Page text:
Former TUSD Board member Mike Hick dies after contracting COVID
Mike Hicks, who served two terms on the TUSD school board after winning elections in 2010 and 2014, died after contracting COVID. He was 62.
Hicks, who also sought seats on the Tucson City Council and in the Arizona Legislature since leaving the school board, entered a hospital on Dec. 12 and was placed on a ventilator in an intensive care unit on Dec. 15, according to GoFundMe fundraiser for his medical bills.
The District is very sad to share Michael Hicks, former TUSD Governing Board President, passed away today 💔 We were honored to have him share his passion for students and our District for so many years (2011 - 2018). We send our sincerest sympathy to his family & friends. pic.twitter.com/ZHUgOZGlOJ— Tucson Unified (@tucsonunified) January 13, 2021
High school winter sports back on
After initially canceling the winter sports season last week, the Arizona Interscholastic Association voted 5-4 vote reverse course and reinstate the Arizona high school winter sports season at a special executive board meeting on Tuesday, Jan. 12.
The high school winter sports season will start Monday, Jan. 18, with a mask mandate for all coaches, student-athletes and officials during competitive play. Masks must be a cloth mask that covers the mouth and the nose, said David Hines, AIA executive director.
“Athletics is a choice and if a student makes the choice to play with their AIA school team, a mask will be required. No exceptions,” he said. “This is consistent with 16 states across the country that have the same protocols or modifications in place.”
The executive board also voted to not allow fans at winter season high school sports events, and teams will have to complete an AIA-issued COVID-19 monitoring form and give it to the opposing team prior to the competition or contest.
However, the board voted to allow up to two parents or guardians per home-team athlete to attend if state and local guidelines and the hosting facility’s occupancy under social distancing guidelines permit attendance.
UA resuming classes today
The University of Arizona will return to classes Wednesday in stage 1 of its reentry plan where students can attend in-person instruction for essential courses, UA President Dr. Robert Robbins shared in a news conference Monday.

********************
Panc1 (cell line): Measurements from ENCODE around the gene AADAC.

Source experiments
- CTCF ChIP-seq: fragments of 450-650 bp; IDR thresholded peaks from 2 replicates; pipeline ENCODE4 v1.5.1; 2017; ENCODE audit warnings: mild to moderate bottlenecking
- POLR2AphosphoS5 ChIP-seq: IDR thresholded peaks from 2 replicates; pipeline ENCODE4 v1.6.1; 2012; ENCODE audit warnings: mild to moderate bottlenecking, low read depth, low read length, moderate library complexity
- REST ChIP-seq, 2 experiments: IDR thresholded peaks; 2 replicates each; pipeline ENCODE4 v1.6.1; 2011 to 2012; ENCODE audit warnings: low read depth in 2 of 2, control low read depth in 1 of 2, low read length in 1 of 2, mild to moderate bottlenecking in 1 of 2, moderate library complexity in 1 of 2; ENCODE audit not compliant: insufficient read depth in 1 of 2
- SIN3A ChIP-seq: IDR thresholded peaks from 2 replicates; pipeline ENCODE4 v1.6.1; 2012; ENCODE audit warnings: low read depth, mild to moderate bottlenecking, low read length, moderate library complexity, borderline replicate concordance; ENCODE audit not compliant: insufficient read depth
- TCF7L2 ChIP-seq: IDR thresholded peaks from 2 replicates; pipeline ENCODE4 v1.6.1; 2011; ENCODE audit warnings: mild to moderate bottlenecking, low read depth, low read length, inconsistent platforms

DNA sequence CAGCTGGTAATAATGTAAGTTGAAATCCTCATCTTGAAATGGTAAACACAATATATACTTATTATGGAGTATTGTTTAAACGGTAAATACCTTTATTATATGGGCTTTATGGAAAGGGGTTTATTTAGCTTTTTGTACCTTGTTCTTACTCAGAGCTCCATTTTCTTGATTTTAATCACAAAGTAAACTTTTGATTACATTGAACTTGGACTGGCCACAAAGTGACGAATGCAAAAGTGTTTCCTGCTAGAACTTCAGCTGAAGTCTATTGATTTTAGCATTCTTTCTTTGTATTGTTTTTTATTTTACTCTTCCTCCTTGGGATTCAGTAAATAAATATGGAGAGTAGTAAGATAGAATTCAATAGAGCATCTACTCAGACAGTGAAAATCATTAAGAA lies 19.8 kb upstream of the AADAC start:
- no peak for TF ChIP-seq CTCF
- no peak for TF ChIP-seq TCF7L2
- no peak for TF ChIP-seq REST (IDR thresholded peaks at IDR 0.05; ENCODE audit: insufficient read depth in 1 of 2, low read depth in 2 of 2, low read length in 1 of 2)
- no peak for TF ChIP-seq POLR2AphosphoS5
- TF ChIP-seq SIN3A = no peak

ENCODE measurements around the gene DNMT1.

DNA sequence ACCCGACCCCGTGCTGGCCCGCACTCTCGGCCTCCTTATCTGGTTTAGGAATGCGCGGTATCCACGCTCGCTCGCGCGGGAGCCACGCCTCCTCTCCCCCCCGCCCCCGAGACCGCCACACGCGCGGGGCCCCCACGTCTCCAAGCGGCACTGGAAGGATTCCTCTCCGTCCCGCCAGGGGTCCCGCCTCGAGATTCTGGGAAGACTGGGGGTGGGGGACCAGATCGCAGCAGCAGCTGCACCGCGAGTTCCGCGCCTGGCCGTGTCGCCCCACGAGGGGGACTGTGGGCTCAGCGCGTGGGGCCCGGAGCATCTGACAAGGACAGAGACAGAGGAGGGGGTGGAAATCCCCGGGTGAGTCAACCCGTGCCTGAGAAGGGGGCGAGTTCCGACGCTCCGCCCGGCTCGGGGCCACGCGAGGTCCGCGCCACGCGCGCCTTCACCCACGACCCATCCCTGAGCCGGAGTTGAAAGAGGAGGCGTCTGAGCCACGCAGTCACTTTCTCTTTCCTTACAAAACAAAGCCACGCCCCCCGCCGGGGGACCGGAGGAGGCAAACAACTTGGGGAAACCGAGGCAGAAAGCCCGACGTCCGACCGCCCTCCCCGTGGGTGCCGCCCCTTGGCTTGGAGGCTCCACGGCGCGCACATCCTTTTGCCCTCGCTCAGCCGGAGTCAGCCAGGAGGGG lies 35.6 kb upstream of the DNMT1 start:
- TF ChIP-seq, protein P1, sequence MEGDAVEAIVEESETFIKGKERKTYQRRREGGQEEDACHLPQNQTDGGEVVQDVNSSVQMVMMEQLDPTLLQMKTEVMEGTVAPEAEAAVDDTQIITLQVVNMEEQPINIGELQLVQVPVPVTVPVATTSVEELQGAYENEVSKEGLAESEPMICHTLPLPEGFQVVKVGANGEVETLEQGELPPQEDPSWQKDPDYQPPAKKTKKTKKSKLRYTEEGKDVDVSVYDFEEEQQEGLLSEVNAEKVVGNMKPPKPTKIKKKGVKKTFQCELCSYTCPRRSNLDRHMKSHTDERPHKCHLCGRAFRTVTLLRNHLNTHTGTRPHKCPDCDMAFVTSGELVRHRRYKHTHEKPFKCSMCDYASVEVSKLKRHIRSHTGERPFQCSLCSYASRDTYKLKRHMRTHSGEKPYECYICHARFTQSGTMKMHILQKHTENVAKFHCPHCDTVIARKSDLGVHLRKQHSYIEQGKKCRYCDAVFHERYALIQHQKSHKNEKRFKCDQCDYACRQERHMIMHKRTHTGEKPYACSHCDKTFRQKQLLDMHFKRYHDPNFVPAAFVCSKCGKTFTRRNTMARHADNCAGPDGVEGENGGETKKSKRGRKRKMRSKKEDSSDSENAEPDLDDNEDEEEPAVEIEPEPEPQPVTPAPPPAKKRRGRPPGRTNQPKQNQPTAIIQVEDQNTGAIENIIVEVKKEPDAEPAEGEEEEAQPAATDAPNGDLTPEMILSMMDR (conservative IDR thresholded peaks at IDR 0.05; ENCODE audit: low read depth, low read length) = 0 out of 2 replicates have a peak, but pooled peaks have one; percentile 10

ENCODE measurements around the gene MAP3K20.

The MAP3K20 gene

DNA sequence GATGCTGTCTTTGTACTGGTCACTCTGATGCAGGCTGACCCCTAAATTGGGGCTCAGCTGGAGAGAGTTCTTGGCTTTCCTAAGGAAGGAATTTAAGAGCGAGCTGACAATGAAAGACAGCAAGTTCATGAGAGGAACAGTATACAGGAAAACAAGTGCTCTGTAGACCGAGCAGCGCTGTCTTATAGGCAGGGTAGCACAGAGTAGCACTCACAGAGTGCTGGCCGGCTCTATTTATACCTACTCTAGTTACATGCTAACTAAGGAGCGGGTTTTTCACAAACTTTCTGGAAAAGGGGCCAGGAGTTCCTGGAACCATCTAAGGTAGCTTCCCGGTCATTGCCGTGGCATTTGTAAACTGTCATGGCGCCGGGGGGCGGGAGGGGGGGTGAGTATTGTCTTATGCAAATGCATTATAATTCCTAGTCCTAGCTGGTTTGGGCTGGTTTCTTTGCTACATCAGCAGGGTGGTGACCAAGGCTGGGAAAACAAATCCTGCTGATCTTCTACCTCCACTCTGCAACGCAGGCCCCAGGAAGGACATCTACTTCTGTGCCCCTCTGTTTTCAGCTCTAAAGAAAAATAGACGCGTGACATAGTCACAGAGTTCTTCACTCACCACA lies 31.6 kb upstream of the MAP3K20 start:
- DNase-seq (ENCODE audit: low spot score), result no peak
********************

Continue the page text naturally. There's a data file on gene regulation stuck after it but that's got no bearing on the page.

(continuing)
The university implemented a COVID-19 “testing blitz” from Jan. 6-12 where all dorm residents, students attending in-person classes and those who plan to spend time on the main campus must receive a coronavirus test.
So far, 108 individuals have tested positive out of 6,184 tests during the blitz. From Jan. 4-10, UA found 179 positive coronavirus cases after administering 8,060 tests for a positivity rate of 2.2%.
Out of the 1,336 students who have moved into their campus residences, nine have moved into isolation dorms and seven are self-quarantining off-campus, Robbins said. Most dorm residents will move in within “the next several days,” he said.
All students coming from outside Pima County for the spring semester are expected to self-quarantine off-campus for seven days.
Throughout the semester, students living in dorms or attending in-person classes will be required to take a COVID-19 test every week. Those who test positive will be provided an isolation dorm to self-quarantine.
UA Reentry Task Force Director Richard Carmona discussed alarming state and countywide data that shows the widespread transmission of the virus.
In Arizona, COVID-19 cases have increased by 52% and deaths 137% during the past 14 days.
Carmona called coronavirus cases in Pima County “off the chart” as 1,189 cases were reported Monday. However, the actual number may be higher due to a backlog of cases yet to be reported.
“The numbers are still very, very challenging, and we are extremely concerned about a lag in data and the fact that we have not yet fully appreciated the burden that we’re going to accept from all the travel over Christmas and New Year's,” Carmona said.
Robbins estimated by Jan. 22, UA will serve as a point of distribution for COVID-19 vaccines when phase 1B of vaccination rollout begins as early as this week.
Get tested: Pima County has free COVID testing
Pima County offers a number of testing centers around town.
You’ll have a nasal swab test at the Kino Event Center (2805 E. Ajo Way) the Udall Center (7200 E. Tanque Verde Road) and downtown (88 E. Broadway).
The center at the northside Ellie Towne Flowing Wells Community Center, 1660 W. Ruthrauff Road, involves a saliva test designed by ASU.
In addition, the Pima County Health Department, Pima Community College and Arizona State University have partnered to create new drive-thru COVID-19 testing sites at three Pima Community College locations. At the drive-thru sites, COVID-19 testing will be offered through spit samples instead of nasal canal swabs. Each site will conduct testing from 9 a.m. to noon, and registration is required in advance. Only patients 5 years or older can be tested.
Schedule an appointment at these or other pop-up sites at pima.gov/covid19testing.
The University of Arizona’s antibody testing has been opened to all Arizonans as the state attempts to get a handle on how many people have been exposed to COVID-19 but were asymptomatic or otherwise did not get a test while they were ill. To sign up for testing, visit https://covid19antibodytesting.arizona.edu/home.
—with additional reporting from Austin Counts, Jeff Gardner, Nicole Ludden and Mike Truelsen